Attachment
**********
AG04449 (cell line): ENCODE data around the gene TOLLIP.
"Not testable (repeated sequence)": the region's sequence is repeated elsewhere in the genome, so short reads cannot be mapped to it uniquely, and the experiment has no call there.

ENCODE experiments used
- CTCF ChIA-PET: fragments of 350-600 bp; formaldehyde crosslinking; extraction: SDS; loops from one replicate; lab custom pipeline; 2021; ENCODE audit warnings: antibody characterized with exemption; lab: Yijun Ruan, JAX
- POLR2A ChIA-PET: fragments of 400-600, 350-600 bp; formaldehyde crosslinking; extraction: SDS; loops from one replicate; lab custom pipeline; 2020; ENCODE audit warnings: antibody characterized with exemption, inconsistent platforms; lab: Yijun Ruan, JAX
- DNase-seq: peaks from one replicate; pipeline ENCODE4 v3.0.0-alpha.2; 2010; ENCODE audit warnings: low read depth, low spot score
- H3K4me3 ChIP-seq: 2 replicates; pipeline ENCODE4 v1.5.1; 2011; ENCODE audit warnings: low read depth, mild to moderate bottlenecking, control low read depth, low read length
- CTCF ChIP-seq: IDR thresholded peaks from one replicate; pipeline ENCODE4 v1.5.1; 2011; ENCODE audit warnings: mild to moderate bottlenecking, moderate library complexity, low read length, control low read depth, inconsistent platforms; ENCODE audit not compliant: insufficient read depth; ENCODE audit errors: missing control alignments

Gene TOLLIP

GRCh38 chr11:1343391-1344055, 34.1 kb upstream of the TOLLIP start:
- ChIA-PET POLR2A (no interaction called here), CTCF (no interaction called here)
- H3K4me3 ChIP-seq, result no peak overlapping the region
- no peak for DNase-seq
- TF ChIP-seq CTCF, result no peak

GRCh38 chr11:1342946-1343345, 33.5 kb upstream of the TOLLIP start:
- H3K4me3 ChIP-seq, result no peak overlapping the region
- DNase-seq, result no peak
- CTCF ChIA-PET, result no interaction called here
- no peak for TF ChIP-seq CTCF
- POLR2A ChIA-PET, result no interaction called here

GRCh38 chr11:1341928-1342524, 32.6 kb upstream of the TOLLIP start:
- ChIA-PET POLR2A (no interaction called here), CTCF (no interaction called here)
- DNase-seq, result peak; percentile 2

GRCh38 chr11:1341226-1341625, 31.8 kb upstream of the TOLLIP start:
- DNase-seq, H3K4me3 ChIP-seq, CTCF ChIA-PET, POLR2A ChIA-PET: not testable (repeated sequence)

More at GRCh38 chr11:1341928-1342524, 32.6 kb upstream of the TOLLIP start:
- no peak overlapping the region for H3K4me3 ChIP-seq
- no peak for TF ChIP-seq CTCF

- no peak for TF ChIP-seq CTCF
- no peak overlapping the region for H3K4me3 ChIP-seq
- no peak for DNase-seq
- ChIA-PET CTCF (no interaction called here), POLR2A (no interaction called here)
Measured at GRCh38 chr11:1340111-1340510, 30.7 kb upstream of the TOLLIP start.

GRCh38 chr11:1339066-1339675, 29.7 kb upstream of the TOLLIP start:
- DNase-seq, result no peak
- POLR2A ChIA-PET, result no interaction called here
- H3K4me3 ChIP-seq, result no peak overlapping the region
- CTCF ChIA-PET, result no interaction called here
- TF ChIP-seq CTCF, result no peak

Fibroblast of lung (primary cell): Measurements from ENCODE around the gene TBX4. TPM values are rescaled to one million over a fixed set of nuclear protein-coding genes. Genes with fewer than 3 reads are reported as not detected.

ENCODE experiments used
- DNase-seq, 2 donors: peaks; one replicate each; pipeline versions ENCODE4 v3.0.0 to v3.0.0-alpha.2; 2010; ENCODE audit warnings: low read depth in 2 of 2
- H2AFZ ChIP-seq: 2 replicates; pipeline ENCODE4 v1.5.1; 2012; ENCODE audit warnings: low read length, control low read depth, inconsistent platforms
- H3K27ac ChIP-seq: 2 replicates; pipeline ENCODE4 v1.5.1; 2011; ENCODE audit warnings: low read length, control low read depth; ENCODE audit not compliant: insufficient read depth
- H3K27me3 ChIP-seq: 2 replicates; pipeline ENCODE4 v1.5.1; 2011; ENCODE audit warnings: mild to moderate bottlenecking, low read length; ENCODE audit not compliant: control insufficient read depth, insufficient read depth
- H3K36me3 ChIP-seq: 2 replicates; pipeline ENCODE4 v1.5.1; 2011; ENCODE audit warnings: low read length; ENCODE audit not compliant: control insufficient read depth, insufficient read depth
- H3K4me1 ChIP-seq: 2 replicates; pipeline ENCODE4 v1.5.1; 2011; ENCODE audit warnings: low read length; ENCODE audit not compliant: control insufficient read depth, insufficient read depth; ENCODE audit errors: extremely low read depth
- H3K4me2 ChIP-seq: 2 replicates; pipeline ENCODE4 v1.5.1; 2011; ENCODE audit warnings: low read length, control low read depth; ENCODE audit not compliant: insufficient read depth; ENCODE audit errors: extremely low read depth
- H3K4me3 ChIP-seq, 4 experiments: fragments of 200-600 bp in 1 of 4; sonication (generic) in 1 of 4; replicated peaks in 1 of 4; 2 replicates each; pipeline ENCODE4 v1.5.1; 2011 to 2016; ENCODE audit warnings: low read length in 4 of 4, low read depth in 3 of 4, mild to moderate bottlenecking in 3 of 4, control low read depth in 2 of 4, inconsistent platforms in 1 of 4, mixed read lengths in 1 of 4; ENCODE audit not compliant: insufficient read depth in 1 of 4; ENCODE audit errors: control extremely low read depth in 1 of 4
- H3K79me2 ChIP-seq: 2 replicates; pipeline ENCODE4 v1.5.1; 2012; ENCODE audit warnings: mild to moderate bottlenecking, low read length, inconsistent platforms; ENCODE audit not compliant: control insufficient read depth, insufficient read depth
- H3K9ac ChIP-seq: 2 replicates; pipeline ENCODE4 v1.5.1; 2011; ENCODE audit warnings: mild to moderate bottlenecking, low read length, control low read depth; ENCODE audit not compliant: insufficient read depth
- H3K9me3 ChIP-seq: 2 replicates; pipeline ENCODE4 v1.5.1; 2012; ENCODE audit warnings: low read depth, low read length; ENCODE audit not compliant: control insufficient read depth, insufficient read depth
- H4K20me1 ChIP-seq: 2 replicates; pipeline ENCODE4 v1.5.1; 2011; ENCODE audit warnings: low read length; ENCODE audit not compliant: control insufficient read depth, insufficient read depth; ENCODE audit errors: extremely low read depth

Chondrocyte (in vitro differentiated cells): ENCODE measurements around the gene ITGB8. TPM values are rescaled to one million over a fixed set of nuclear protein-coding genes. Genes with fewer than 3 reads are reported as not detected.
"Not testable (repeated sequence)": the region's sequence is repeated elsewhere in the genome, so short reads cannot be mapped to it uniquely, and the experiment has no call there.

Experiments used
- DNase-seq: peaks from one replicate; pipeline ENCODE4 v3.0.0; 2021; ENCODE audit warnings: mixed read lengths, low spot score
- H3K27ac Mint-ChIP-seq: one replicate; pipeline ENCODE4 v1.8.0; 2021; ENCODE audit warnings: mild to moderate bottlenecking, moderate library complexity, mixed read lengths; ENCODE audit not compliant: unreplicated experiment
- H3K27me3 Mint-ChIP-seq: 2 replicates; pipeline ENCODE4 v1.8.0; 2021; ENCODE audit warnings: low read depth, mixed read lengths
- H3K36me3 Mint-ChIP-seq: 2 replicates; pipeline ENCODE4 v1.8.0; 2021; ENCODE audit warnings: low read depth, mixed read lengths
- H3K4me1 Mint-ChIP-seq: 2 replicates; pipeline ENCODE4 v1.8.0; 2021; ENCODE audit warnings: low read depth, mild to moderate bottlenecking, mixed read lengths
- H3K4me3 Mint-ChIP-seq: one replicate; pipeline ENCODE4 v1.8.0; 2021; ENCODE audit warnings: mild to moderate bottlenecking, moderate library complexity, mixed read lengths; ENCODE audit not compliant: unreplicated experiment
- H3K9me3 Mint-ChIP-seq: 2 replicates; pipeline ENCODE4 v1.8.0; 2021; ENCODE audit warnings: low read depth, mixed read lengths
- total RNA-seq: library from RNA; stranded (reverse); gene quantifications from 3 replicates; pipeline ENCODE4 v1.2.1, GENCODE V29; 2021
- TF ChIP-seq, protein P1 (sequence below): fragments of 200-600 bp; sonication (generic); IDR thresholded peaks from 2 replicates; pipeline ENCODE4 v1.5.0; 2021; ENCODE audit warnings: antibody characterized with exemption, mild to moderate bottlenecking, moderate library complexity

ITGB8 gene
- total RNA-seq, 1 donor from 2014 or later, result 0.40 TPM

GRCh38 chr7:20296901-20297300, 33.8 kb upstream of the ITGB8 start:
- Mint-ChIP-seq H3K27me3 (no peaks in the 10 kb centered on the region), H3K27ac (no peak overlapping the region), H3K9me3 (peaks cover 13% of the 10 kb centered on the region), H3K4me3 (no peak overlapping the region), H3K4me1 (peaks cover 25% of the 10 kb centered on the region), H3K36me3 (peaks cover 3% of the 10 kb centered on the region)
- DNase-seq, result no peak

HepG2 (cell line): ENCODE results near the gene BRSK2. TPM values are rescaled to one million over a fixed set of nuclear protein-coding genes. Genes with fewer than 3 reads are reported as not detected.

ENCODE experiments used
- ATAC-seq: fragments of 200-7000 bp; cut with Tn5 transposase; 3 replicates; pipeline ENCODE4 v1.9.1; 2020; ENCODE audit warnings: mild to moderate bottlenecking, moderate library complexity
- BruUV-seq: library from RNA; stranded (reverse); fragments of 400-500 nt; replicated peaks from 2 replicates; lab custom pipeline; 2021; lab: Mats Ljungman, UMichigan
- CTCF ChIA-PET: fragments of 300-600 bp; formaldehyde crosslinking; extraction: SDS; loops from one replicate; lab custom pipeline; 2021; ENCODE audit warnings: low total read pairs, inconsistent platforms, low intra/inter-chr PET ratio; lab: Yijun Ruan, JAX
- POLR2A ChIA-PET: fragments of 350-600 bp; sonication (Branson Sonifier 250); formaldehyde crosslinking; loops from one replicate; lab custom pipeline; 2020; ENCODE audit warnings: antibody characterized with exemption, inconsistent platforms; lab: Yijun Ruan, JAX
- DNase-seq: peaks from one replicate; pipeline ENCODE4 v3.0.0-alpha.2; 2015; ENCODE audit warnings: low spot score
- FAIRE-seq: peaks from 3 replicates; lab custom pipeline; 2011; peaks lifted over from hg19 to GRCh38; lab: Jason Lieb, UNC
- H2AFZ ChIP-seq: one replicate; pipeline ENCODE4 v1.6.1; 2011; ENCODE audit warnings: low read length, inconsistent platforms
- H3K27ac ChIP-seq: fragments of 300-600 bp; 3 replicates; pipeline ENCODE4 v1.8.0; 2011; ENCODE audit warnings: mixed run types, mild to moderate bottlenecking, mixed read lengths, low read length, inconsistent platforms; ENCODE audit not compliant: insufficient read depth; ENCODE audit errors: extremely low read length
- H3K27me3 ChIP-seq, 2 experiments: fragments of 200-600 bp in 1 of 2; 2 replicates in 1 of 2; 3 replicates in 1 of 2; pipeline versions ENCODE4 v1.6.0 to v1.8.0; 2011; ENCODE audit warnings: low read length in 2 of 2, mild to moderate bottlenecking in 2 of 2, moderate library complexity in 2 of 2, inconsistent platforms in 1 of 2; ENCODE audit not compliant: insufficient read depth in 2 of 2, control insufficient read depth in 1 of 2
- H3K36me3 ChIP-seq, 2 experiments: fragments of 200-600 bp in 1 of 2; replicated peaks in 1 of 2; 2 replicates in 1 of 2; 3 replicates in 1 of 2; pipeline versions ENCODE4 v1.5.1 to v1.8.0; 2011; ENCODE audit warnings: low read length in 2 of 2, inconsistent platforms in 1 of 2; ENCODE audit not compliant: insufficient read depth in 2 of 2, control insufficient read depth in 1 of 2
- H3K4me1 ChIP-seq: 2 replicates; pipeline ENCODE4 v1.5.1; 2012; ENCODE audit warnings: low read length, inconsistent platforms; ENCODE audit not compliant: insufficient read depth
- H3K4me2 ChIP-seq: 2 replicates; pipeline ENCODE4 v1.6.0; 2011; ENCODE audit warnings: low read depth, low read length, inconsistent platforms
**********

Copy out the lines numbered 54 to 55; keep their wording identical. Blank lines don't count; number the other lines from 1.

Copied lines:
Chondrocyte (in vitro differentiated cells): ENCODE measurements around the gene ITGB8. TPM values are rescaled to one million over a fixed set of nuclear protein-coding genes. Genes with fewer than 3 reads are reported as not detected.
"Not testable (repeated sequence)": the region's sequence is repeated elsewhere in the genome, so short reads cannot be mapped to it uniquely, and the experiment has no call there.